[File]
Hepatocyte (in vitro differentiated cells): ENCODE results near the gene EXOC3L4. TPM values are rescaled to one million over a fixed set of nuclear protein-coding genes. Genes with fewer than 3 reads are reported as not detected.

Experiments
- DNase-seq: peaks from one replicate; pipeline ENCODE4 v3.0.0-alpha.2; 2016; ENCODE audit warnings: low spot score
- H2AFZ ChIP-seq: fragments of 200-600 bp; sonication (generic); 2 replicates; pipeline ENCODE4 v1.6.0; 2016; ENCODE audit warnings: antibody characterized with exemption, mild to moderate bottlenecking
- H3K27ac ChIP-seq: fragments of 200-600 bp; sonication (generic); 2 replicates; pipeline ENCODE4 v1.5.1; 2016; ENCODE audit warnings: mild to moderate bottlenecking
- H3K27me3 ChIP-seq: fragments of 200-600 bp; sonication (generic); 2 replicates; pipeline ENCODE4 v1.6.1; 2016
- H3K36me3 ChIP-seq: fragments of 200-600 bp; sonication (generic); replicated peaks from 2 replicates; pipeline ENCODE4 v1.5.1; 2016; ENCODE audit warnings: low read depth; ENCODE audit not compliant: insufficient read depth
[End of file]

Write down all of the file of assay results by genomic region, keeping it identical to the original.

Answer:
Hepatocyte (in vitro differentiated cells): ENCODE results near the gene EXOC3L4. TPM values are rescaled to one million over a fixed set of nuclear protein-coding genes. Genes with fewer than 3 reads are reported as not detected.

Experiments
- DNase-seq: peaks from one replicate; pipeline ENCODE4 v3.0.0-alpha.2; 2016; ENCODE audit warnings: low spot score
- H2AFZ ChIP-seq: fragments of 200-600 bp; sonication (generic); 2 replicates; pipeline ENCODE4 v1.6.0; 2016; ENCODE audit warnings: antibody characterized with exemption, mild to moderate bottlenecking
- H3K27ac ChIP-seq: fragments of 200-600 bp; sonication (generic); 2 replicates; pipeline ENCODE4 v1.5.1; 2016; ENCODE audit warnings: mild to moderate bottlenecking
- H3K27me3 ChIP-seq: fragments of 200-600 bp; sonication (generic); 2 replicates; pipeline ENCODE4 v1.6.1; 2016
- H3K36me3 ChIP-seq: fragments of 200-600 bp; sonication (generic); replicated peaks from 2 replicates; pipeline ENCODE4 v1.5.1; 2016; ENCODE audit warnings: low read depth; ENCODE audit not compliant: insufficient read depth